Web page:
Runaway world champion Sebastian Vettel stormed to victory at the Buddh International Circuit, and immediately spoke of how he had enjoyed his time in India.
The feeling was reciprocated by those who packed into the stands in Greater Noida.
"I am really excited to be here and I am very glad I booked my ticket in advance," said Kamal Vikram Dhar, an IT professional.
"I had never seen anything like this before in my life."
In a nation renowned for its love of cricket, some fans were happy to see another sport taking the headlines for once.
"F1 can be a good way to generate interest in other sports in this cricket-crazy nation. I am really happy to see so many people coming to see the race," Anushree Kushwaha, a Delhi University student said.
There were huge traffic jams in the build-up to the race and some fans were still waiting to get in after the start, but Dhar added that "our enthusiasm to see the race kept us going".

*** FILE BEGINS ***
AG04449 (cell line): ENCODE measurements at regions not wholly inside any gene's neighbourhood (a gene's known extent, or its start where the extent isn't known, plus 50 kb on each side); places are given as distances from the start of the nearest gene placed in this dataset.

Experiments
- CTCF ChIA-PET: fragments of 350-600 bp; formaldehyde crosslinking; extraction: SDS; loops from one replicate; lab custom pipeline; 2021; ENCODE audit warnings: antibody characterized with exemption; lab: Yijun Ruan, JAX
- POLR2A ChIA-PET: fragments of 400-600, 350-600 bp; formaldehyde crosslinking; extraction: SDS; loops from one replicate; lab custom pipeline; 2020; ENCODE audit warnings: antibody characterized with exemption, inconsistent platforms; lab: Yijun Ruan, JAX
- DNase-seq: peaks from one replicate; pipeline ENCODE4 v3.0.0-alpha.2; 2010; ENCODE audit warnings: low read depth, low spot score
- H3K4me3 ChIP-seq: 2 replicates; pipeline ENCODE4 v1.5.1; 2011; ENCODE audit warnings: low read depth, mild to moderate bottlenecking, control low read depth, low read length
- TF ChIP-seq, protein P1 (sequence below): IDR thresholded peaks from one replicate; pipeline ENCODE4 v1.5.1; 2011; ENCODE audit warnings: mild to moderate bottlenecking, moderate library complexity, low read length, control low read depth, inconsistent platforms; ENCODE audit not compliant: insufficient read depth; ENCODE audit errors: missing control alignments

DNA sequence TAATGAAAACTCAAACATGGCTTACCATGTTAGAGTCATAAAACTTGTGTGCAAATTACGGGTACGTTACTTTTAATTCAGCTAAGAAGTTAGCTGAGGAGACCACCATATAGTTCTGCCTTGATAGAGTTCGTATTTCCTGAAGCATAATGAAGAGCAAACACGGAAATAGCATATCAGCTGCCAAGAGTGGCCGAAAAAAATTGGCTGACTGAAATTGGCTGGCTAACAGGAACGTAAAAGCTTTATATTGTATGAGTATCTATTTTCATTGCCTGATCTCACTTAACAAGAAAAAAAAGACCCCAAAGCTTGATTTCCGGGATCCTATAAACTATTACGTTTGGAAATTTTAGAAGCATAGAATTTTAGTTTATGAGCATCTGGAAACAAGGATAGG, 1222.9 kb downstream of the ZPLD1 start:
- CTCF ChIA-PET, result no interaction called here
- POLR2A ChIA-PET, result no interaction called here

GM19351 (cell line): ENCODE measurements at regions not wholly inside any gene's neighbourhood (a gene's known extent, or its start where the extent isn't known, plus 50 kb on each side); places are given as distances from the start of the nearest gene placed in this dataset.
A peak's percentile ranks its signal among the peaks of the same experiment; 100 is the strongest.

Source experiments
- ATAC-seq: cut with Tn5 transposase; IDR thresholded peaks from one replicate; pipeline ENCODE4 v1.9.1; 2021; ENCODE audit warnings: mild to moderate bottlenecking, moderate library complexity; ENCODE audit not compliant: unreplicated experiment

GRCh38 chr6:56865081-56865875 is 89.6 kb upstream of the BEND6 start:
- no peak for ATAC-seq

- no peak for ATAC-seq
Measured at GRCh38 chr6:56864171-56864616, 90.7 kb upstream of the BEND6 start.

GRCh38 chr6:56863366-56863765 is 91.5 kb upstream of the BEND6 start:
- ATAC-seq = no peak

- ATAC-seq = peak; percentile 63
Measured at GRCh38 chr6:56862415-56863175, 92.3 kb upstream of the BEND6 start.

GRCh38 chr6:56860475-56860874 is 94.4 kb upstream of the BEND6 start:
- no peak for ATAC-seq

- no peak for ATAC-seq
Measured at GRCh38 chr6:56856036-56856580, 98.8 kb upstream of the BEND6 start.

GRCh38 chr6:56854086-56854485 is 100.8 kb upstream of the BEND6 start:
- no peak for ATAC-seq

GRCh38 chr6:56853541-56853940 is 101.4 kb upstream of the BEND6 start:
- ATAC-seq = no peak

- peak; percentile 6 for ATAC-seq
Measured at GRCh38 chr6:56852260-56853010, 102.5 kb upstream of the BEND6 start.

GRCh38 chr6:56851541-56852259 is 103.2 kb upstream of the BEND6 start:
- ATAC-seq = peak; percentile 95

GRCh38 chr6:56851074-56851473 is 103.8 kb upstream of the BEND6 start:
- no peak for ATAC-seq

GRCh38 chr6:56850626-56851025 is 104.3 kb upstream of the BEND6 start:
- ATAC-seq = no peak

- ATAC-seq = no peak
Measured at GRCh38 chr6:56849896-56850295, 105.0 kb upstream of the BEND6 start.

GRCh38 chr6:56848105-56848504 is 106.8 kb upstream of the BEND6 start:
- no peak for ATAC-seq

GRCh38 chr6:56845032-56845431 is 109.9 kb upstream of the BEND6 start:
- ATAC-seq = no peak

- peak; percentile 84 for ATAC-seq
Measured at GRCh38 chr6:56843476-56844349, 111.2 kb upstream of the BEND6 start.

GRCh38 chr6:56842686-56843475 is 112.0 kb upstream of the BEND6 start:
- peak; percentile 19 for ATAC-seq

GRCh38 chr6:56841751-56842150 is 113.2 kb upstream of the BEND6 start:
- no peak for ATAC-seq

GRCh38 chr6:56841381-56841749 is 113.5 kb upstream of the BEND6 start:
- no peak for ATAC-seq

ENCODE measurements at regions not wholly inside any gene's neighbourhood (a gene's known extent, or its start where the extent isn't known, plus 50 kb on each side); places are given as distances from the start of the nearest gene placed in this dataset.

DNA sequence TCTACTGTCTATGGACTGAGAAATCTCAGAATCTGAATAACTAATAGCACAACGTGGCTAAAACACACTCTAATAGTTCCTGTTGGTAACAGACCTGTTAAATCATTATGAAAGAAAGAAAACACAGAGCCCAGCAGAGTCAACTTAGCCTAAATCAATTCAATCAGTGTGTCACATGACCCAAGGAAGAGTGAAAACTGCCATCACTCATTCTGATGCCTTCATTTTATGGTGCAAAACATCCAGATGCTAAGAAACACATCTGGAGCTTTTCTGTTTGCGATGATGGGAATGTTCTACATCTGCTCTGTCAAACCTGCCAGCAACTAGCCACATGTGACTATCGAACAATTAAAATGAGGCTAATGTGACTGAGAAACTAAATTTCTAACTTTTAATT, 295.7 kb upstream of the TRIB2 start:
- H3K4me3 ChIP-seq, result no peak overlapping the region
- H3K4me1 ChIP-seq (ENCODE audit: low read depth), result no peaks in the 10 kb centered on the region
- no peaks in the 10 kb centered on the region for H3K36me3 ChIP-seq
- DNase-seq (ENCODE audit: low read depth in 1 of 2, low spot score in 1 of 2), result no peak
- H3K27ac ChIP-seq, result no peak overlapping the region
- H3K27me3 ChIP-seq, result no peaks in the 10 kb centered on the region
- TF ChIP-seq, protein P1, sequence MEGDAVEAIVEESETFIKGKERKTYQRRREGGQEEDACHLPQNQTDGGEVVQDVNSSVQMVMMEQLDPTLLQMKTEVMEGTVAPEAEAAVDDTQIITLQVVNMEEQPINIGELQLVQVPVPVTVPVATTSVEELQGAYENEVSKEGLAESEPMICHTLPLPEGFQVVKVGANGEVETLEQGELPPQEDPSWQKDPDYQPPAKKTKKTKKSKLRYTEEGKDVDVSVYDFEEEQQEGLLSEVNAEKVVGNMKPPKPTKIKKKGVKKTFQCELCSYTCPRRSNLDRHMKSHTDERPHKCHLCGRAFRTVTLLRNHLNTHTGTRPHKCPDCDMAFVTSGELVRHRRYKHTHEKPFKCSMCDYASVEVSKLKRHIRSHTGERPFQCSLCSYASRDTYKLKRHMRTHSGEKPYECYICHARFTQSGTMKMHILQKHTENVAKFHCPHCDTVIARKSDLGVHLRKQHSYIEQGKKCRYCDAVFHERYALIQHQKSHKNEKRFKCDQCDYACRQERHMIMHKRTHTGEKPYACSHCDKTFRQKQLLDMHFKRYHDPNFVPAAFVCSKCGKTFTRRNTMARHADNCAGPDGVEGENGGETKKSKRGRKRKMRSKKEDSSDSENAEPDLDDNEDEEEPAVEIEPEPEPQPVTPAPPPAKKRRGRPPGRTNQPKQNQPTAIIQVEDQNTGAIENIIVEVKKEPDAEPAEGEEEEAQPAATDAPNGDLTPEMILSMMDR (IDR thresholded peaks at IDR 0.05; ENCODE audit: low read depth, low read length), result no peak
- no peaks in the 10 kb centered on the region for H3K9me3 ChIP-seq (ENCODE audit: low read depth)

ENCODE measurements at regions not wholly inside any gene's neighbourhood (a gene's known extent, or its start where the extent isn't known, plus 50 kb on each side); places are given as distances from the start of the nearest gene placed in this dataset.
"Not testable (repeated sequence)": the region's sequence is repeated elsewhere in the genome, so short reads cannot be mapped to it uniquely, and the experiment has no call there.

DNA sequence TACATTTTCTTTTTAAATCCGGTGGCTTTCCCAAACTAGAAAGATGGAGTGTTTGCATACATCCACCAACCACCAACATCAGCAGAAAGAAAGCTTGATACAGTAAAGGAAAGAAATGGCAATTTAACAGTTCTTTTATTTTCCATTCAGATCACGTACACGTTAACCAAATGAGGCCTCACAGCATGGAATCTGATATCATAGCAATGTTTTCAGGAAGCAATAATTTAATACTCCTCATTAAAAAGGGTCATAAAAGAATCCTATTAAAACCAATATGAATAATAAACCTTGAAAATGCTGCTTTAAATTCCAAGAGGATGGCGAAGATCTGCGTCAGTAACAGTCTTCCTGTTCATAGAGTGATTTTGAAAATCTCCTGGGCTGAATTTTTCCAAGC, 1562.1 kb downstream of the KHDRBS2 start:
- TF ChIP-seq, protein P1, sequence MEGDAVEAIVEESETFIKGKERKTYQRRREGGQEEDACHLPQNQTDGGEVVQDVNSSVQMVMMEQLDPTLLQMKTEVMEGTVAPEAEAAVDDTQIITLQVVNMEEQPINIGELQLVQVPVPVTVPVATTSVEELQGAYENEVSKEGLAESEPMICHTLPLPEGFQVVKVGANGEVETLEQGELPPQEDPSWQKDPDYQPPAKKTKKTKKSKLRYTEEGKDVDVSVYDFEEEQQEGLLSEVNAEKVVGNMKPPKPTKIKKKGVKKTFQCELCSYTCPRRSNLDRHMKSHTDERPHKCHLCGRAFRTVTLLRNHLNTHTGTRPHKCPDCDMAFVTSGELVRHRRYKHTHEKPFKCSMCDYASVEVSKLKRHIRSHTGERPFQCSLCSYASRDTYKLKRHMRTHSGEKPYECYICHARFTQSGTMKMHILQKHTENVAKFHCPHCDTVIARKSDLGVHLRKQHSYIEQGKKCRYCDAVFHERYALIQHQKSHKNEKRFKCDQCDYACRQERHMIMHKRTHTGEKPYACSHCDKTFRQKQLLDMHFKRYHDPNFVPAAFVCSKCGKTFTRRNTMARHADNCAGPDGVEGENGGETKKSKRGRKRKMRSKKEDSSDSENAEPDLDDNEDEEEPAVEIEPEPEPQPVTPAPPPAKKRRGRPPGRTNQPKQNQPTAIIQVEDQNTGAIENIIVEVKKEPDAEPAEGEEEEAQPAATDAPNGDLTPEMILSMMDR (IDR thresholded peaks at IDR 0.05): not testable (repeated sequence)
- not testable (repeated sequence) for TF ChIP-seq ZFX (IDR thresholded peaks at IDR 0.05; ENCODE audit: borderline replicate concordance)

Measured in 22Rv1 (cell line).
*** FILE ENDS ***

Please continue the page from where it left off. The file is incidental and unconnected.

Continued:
Cricket hero Sachin Tendulkar waved the chequered flag at the end of the race and Shah Rukh Khan also attended, as the organisers went on a PR offensive in a bid to swell crowds.
Most roads in the capital were flanked by F1 billboards and banners, while the Indian media ran special supplements and programmes to support the event.
"The Indian media has been very supportive of the event. Their massive coverage sparked interest among Indian people and it resulted in full stands on the race day," Rajdeep Patnaik, a journalist associated with Indian channel NDTV, said.
Patnaik also hopes the success of the event proves his country can host such an occasion, following some of the troubles that marred last year's Commonwealth Games.
"The ghost of the Delhi Games haunted all of us for the past few months, but now the organisers have proved everyone wrong," he added.
"I just hope they now sustain and make the event even bigger next year."